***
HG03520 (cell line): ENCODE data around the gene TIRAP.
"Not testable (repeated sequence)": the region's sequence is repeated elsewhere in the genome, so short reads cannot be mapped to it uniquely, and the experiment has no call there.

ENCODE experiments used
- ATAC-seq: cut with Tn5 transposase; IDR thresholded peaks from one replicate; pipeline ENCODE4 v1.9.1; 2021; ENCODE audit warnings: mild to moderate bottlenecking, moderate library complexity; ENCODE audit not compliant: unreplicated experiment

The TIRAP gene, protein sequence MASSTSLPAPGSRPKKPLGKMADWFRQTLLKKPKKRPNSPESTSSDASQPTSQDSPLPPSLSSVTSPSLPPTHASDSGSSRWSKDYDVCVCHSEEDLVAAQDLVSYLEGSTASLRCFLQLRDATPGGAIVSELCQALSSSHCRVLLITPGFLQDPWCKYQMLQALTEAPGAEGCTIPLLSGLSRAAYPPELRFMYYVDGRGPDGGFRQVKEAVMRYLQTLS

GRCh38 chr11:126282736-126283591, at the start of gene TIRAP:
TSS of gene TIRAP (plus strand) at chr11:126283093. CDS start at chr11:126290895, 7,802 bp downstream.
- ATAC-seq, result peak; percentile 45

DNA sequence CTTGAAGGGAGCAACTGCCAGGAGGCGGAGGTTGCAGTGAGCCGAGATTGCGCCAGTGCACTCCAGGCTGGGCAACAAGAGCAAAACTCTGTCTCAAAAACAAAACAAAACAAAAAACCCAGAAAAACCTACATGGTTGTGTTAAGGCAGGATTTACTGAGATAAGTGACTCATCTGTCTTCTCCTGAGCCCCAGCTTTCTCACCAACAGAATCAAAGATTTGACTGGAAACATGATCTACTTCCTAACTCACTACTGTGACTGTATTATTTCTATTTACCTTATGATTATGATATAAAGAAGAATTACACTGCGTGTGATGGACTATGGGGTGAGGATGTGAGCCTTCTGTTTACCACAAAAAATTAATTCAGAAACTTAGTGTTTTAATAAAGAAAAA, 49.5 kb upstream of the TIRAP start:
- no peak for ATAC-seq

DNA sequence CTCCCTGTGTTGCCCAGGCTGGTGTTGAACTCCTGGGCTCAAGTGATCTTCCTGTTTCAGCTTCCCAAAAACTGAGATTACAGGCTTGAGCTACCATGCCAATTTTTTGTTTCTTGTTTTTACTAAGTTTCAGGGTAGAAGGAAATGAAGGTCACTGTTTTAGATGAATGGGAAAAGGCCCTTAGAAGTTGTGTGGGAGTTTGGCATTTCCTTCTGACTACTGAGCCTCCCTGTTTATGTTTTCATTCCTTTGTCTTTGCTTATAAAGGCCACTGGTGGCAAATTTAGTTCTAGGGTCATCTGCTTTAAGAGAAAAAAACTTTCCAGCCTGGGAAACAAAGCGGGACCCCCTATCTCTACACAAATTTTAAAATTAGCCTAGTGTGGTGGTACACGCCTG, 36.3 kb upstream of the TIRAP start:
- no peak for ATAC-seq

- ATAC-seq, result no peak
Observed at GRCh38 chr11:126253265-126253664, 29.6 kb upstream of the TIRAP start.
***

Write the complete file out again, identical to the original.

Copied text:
HG03520 (cell line): ENCODE data around the gene TIRAP.
"Not testable (repeated sequence)": the region's sequence is repeated elsewhere in the genome, so short reads cannot be mapped to it uniquely, and the experiment has no call there.

ENCODE experiments used
- ATAC-seq: cut with Tn5 transposase; IDR thresholded peaks from one replicate; pipeline ENCODE4 v1.9.1; 2021; ENCODE audit warnings: mild to moderate bottlenecking, moderate library complexity; ENCODE audit not compliant: unreplicated experiment

The TIRAP gene, protein sequence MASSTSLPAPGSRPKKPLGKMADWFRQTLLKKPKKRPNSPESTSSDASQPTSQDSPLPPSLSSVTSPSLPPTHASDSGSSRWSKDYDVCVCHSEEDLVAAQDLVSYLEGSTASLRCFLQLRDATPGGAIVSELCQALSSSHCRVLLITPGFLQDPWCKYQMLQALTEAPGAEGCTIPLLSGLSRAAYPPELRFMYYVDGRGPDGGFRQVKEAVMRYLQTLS

GRCh38 chr11:126282736-126283591, at the start of gene TIRAP:
TSS of gene TIRAP (plus strand) at chr11:126283093. CDS start at chr11:126290895, 7,802 bp downstream.
- ATAC-seq, result peak; percentile 45

DNA sequence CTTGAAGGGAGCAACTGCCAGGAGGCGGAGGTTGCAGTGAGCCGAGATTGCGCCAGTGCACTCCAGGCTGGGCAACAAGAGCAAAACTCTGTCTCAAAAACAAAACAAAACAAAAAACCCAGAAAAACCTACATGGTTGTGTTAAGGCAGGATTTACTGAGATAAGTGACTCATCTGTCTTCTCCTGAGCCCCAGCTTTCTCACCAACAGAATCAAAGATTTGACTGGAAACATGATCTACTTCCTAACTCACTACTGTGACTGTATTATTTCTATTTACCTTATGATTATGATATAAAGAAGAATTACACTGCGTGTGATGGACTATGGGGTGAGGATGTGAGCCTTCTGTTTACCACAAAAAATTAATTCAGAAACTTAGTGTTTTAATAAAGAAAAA, 49.5 kb upstream of the TIRAP start:
- no peak for ATAC-seq

DNA sequence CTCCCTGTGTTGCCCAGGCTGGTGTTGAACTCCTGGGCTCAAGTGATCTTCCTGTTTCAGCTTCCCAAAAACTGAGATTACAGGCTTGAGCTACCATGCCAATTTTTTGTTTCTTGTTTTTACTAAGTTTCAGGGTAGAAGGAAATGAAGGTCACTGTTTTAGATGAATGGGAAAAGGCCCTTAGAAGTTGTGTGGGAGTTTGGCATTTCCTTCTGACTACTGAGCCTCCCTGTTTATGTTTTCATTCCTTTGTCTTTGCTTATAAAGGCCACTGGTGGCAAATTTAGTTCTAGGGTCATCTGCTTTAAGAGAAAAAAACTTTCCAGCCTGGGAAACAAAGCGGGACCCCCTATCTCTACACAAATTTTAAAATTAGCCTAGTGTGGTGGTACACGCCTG, 36.3 kb upstream of the TIRAP start:
- no peak for ATAC-seq

- ATAC-seq, result no peak
Observed at GRCh38 chr11:126253265-126253664, 29.6 kb upstream of the TIRAP start.